Secure REST in Spring

04 May 2015 ~ blog groovy

Getting HTTPS to play nice with REST and non-browser web clients in development (with a self-signed certificate) can be a frustrating effort. I struggled for a while down the path of using the Spring RestTemplate thinking that since I was using Spring MVC as my REST provider, it would make things easier; in this case, Spring did not come to the rescue, but Groovy did or rather the Groovy HTTPBuilder did.

To keep this discussion simple, we need a simple REST project using HTTPS. I found the Spring REST Service Guide project useful for this (with a few modifications to follow).

Go ahead and clone the project:

git clone git@github.com:spring-guides/gs-rest-service.git

Since this is a tutorial project, it has a few versions of the code in it. We are going to work with the "complete" version, which is a Gradle project. Let's go ahead and do a build and run just to ensure everything works out of the box:

cd gs-rest-service/complete
./gradlew bootRun

After a bunch of downloading and startup logging you should see that the application has started. You can give it a test by opening http://localhost:8080/greeting?name=Chris in your browser, which should respond with:

{
    "id": 2,
    "content": "Hello, Chris!"
}

Now that we have that running, we want a RESTful client to call it rather that hitting it using the browser. Let's get it working with the simple HTTP case first to ensure that we have everything working before we go into the HTTPS configuration. Create a groovy script, rest-client.groovy with the following content:

@Grapes(
    @Grab(group='org.codehaus.groovy.modules.http-builder', module='http-builder', version='0.7.1')
)

import groovyx.net.http.HTTPBuilder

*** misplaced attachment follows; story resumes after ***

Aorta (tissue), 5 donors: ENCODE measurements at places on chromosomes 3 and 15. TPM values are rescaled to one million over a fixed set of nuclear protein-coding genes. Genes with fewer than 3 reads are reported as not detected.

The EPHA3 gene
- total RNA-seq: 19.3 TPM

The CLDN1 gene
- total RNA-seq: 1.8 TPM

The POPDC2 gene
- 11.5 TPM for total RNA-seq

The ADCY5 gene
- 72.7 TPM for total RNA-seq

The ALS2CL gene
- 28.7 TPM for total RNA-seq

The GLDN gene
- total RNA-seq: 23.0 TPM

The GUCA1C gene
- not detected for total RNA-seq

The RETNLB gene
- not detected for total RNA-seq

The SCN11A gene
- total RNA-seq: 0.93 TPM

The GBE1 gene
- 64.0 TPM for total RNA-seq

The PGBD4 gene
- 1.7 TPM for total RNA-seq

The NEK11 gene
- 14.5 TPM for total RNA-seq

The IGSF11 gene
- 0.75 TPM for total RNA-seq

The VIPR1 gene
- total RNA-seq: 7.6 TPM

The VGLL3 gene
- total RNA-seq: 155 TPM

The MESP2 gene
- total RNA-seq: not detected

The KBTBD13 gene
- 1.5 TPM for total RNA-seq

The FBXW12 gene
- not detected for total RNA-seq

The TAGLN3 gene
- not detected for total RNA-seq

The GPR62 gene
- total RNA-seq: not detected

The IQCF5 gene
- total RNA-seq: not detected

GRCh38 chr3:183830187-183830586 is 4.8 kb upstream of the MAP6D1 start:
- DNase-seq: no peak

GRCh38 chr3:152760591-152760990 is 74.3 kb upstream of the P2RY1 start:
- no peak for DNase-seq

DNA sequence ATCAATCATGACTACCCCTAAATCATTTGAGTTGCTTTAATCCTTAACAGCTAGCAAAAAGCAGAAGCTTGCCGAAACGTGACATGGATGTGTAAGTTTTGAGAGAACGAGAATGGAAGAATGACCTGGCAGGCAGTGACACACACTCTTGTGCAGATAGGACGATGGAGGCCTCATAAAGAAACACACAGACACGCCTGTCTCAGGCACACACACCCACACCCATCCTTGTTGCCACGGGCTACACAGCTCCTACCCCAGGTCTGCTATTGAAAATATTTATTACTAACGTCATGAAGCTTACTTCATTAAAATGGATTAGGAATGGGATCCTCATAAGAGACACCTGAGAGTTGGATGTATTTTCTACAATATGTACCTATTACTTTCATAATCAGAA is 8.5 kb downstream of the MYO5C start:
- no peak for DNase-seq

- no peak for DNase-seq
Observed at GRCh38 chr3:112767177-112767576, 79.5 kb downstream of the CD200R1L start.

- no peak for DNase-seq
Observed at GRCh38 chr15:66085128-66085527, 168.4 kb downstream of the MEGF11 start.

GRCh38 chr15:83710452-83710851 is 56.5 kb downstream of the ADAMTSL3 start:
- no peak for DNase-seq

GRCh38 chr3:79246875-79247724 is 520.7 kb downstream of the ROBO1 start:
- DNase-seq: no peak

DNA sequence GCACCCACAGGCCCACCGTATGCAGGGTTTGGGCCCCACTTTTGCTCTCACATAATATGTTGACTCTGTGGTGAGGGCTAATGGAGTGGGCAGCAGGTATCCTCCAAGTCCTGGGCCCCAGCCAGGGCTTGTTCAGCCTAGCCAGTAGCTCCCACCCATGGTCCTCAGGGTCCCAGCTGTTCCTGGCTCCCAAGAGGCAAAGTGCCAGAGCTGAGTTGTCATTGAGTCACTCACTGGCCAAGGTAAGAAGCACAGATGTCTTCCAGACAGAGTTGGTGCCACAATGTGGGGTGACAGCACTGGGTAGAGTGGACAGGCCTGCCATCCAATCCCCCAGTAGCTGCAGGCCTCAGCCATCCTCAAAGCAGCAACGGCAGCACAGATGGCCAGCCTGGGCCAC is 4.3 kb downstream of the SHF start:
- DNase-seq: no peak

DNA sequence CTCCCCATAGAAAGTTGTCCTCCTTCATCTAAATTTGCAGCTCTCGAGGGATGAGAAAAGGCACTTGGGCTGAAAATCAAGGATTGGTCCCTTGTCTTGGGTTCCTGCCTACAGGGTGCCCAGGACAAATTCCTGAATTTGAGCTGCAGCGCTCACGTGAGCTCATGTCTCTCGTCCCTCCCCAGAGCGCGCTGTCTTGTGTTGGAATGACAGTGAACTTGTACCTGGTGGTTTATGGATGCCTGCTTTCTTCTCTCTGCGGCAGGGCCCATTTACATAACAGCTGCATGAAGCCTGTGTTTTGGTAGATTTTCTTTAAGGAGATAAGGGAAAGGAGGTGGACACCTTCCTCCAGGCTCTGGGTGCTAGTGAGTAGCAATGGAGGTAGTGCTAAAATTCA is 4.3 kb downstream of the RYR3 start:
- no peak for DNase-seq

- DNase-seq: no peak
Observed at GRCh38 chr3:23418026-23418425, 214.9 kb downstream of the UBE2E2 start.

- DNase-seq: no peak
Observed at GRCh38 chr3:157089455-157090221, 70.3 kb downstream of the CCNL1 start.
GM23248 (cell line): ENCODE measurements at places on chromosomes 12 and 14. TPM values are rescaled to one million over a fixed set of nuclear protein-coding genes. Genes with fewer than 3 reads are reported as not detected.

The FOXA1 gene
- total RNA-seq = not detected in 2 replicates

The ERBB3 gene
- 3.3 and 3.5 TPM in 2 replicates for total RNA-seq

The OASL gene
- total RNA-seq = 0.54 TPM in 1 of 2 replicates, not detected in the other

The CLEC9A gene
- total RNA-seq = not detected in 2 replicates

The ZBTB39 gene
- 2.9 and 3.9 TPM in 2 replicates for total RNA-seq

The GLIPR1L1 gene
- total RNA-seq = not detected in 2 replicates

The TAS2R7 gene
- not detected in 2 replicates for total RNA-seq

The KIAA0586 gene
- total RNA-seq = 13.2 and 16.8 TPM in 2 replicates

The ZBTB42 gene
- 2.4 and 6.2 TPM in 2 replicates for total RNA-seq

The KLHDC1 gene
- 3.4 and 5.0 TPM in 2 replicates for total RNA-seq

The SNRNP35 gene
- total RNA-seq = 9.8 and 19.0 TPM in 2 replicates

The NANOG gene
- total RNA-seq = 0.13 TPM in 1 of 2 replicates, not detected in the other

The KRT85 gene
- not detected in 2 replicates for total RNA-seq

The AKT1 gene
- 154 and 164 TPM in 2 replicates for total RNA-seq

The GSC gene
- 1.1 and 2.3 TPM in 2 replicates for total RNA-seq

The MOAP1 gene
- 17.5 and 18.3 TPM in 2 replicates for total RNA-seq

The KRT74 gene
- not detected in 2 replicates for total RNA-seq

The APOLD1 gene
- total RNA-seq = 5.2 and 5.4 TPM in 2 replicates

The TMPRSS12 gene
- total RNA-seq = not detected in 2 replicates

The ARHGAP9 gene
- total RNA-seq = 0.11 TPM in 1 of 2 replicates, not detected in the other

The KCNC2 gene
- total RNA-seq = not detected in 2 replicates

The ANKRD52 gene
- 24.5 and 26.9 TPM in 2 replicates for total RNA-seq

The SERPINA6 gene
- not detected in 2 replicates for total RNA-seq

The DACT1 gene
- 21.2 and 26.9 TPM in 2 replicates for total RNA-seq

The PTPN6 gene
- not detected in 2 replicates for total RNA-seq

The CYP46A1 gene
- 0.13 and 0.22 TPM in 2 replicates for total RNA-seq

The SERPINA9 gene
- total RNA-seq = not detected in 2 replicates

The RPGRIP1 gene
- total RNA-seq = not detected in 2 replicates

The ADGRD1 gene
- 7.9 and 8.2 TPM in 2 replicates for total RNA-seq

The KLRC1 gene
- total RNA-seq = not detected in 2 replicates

import static groovyx.net.http.Method.GET

def http = new HTTPBuilder( 'http://localhost:8080/' )

http.get( path: 'greeting', query:[name:'Chris'] ) { resp, json ->
    println "Status: ${resp.status}"
    println "Content: $json"
}

Since this is not a discussion of HTTPBuilder itself, I will leave most of the details to your own research; however, it's pretty straight forward. We are making the same request we made in the browser, and after another initial batch of dependency downloads (grapes) it should yield:

Status: 200
Content: [content:Hello, Chris!, id:6]

Ok, our control group is working. Now, let's add in the HTTPS. For the Spring Boot project, it's pretty trivial. We need to add an application.properties file in src/main/resources with the following content:

server.port = 8443
server.ssl.key-store = /home/cjstehno/.keystore
server.ssl.key-store-password = tomcat
server.ssl.key-password = tomcat

Of course, update the key-store path to your home directory. For the server, we also need to install a certificate for our use.

I am not a security certificate expert, so from here on out I will state that this stuff works in development but I make no claims that this is suitable for production use. Proceed at your own risk!

From the Tomcat 8 SSL How To, run the keytool -genkey -alias tomcat -keyalg RSA and run through the questions answering everything with 'localhost' (there seems to be a reason for this).